Change your channel.  FOX News has been keeping up a steady drum-beat day and night, on the New Black panther Party and the Admin's refusal to prosecute. Even discounting the FOX hyperbole, the Admistration comes off looking sad.

der Brucer



Thanks.  I'm not watching.  I'm reading what pops up on the computer from Google and Yahoo.  Maybe if I go back more will be there now.
Title: Re: LA - THE CITY THAT WAS
Post by: Druxy on July 12, 2010, 05:41:16 PM
The news is full of the Mel Gibson story yet there is very little news regarding the fact that the Obama administration decided not to prosecute the Black Panther leader who wants to kill white babies.  Supposedly the case against him is excellent and there is enough to convict him.  Watch the video.
http://www.youtube.com/watch?v=mN67KJdd6Mw&feature=player_embedded

Unfortunately Fox seems to be the only network that is carrying the story.
Title: Re: LA - THE CITY THAT WAS
Post by: Jane on July 12, 2010, 05:43:57 PM
It is unfortunate. 
Title: Re: LA - THE CITY THAT WAS
Post by: Jennifer on July 12, 2010, 05:46:14 PM

When do kids start to learn to read at school these days. Is it grade one?

They start in Pre- K!

der Brucer

There is not really pre-K here. But my niece is going to kindergarten in september. And they have not learned how to read yet. Although i think she is ready to learn.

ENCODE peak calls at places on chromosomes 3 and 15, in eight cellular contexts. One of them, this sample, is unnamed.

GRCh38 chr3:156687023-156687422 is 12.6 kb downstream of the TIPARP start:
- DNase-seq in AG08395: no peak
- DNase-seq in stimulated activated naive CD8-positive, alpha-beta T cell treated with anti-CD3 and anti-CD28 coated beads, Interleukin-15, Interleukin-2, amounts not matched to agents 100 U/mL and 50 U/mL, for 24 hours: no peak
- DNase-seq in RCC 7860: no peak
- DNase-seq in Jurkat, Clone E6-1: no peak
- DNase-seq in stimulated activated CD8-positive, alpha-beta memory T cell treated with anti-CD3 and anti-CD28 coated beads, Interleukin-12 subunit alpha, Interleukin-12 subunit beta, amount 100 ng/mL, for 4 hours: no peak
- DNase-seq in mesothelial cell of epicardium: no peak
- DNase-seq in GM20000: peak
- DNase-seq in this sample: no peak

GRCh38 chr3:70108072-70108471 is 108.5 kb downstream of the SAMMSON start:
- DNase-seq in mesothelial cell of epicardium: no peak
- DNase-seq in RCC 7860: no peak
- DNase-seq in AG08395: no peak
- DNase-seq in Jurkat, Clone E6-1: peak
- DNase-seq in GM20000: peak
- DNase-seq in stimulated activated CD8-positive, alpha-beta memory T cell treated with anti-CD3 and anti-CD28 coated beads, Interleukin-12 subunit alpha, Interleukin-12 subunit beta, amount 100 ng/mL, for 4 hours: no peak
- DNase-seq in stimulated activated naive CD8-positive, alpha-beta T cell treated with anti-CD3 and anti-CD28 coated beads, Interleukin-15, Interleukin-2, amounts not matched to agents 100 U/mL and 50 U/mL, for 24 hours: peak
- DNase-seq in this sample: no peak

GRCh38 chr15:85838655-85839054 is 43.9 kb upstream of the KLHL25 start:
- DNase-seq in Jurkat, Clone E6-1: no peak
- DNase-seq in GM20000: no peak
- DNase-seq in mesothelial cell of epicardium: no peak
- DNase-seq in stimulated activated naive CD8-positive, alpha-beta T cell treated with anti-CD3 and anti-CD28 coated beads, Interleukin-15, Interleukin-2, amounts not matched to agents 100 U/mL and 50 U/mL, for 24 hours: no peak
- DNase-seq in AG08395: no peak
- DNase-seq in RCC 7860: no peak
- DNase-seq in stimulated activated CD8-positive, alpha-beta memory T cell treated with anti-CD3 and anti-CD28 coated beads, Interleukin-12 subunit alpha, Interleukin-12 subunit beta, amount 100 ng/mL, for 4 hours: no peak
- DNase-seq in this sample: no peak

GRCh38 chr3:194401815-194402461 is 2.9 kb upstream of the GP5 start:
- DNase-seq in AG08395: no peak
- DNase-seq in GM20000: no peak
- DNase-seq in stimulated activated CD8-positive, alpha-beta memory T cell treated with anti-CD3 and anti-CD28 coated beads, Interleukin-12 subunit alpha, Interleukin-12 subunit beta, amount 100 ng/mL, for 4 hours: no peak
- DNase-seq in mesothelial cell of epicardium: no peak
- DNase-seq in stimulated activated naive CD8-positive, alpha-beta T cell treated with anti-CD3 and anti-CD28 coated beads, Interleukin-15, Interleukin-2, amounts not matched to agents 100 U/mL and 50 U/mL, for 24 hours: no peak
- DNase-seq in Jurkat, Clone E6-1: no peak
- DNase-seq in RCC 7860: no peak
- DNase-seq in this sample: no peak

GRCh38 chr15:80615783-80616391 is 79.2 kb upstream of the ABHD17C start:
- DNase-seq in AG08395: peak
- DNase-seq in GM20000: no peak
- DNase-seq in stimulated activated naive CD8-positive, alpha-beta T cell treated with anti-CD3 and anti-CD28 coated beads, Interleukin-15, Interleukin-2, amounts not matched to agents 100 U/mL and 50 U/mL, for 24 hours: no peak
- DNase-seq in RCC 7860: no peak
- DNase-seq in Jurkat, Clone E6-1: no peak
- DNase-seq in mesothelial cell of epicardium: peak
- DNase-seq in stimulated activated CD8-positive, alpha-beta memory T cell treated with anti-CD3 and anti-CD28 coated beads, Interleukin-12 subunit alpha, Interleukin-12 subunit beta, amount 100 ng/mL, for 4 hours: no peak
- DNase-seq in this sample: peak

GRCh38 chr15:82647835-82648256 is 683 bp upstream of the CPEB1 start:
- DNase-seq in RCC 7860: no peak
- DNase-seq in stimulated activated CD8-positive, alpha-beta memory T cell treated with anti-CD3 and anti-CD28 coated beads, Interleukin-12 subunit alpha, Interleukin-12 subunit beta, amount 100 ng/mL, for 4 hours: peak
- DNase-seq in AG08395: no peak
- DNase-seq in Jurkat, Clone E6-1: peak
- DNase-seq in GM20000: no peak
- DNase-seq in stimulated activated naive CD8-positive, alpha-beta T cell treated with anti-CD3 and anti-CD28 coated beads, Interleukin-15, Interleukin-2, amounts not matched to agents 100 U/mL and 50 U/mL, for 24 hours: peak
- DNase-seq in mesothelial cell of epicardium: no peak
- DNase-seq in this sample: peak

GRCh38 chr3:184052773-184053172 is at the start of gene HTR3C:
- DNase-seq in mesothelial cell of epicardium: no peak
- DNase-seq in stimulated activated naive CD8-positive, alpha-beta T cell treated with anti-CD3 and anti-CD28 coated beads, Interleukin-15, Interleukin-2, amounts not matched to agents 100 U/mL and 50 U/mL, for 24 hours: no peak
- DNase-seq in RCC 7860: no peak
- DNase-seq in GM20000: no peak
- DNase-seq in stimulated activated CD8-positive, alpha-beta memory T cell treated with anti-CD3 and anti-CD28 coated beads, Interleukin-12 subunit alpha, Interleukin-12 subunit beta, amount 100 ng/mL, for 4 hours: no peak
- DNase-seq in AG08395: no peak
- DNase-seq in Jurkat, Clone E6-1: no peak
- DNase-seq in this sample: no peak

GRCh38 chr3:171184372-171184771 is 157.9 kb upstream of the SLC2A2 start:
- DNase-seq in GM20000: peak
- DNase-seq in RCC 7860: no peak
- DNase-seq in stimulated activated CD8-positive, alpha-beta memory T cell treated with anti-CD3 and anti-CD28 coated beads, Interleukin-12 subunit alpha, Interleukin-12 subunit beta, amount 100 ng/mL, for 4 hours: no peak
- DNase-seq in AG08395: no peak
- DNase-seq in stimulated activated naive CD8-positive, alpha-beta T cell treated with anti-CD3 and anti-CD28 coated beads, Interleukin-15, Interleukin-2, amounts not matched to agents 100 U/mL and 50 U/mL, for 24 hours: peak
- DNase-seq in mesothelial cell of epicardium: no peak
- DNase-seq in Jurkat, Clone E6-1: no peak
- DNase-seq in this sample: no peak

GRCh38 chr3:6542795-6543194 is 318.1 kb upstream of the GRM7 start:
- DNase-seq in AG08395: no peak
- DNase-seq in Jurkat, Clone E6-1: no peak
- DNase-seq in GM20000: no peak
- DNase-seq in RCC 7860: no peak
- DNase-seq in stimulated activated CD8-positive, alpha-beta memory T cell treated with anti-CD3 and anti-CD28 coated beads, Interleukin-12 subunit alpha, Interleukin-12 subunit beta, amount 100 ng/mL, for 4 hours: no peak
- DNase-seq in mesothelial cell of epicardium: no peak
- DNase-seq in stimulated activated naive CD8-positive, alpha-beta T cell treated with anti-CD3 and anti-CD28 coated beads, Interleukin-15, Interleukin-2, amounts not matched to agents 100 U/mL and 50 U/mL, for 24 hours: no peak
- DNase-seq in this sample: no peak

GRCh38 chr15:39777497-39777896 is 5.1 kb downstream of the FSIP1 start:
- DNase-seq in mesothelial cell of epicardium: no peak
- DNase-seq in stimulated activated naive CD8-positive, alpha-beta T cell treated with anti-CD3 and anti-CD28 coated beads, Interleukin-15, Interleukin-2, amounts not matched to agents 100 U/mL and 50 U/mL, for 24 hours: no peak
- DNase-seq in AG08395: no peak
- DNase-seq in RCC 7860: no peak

I'm not sure if that is something they do in kindergarten here.
Title: Re: LA - THE CITY THAT WAS
Post by: Jennifer on July 12, 2010, 05:49:15 PM
DR Jane re: Lisa Gardner.

I'm not even sure how many books there are in the series (i only saw 3 on amazon.com). i'm not sure if it is a series where they follow closely. I don't think so. I really wanted to read the book (the neighbor). I am going to the library again today. So i will see if her books are there so i can take a look.

My mom is usually the one who reads mysteries and she loves janet evanovich/stephanie plum.

It is funny that you say that your brother reads almost exclusively male authors. I am the opposite. I read mostly female authors although not really intentionally. I read a lot of young adult books and most of them are written by women.

That isn't the opposite.  Jane's brother is a man and he reads mostly male authors.  You are a female and you read mostly female authors.